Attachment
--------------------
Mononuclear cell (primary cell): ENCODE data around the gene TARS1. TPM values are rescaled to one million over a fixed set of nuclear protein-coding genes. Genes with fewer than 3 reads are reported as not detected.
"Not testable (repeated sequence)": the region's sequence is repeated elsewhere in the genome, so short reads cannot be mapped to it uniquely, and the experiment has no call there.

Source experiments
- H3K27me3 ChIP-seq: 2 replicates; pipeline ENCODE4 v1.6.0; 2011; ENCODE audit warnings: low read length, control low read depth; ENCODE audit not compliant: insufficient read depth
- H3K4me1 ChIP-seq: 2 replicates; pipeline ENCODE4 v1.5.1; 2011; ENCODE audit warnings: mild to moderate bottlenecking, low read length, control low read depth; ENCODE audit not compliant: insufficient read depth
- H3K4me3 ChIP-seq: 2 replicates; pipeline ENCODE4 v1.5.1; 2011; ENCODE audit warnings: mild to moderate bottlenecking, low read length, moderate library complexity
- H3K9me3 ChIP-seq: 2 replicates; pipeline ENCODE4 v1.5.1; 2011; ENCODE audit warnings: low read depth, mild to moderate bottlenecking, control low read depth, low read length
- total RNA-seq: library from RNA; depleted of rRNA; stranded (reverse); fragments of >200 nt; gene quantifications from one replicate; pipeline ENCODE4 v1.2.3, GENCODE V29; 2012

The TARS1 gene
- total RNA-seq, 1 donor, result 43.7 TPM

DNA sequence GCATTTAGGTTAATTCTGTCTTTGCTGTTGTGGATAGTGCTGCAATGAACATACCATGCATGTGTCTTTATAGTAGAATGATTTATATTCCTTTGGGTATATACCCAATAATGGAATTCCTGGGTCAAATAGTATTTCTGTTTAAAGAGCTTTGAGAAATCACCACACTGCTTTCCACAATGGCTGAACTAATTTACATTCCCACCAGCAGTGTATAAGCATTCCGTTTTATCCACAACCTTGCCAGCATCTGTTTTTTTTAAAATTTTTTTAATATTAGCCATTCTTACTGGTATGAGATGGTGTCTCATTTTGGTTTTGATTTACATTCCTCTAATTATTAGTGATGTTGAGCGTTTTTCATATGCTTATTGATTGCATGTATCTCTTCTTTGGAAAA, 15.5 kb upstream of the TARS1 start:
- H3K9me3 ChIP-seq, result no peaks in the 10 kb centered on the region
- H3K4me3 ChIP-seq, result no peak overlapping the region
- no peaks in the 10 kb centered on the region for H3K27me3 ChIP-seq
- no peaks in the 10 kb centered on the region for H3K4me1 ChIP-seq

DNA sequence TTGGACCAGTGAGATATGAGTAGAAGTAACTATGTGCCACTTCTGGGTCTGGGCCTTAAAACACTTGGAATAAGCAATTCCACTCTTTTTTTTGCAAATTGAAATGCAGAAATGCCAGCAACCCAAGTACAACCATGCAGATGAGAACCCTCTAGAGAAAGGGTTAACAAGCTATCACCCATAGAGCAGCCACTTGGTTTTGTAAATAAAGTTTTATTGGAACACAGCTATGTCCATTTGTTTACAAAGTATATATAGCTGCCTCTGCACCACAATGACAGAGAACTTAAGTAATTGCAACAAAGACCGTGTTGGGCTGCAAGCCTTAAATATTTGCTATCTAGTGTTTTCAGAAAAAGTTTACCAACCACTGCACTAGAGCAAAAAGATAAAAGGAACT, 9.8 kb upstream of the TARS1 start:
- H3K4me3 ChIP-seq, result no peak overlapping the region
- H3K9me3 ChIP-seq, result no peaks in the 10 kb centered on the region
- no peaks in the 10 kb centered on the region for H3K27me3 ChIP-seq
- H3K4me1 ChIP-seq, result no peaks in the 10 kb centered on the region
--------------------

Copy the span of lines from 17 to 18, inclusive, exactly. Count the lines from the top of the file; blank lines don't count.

- H3K4me3 ChIP-seq, result no peak overlapping the region
- H3K9me3 ChIP-seq, result no peaks in the 10 kb centered on the region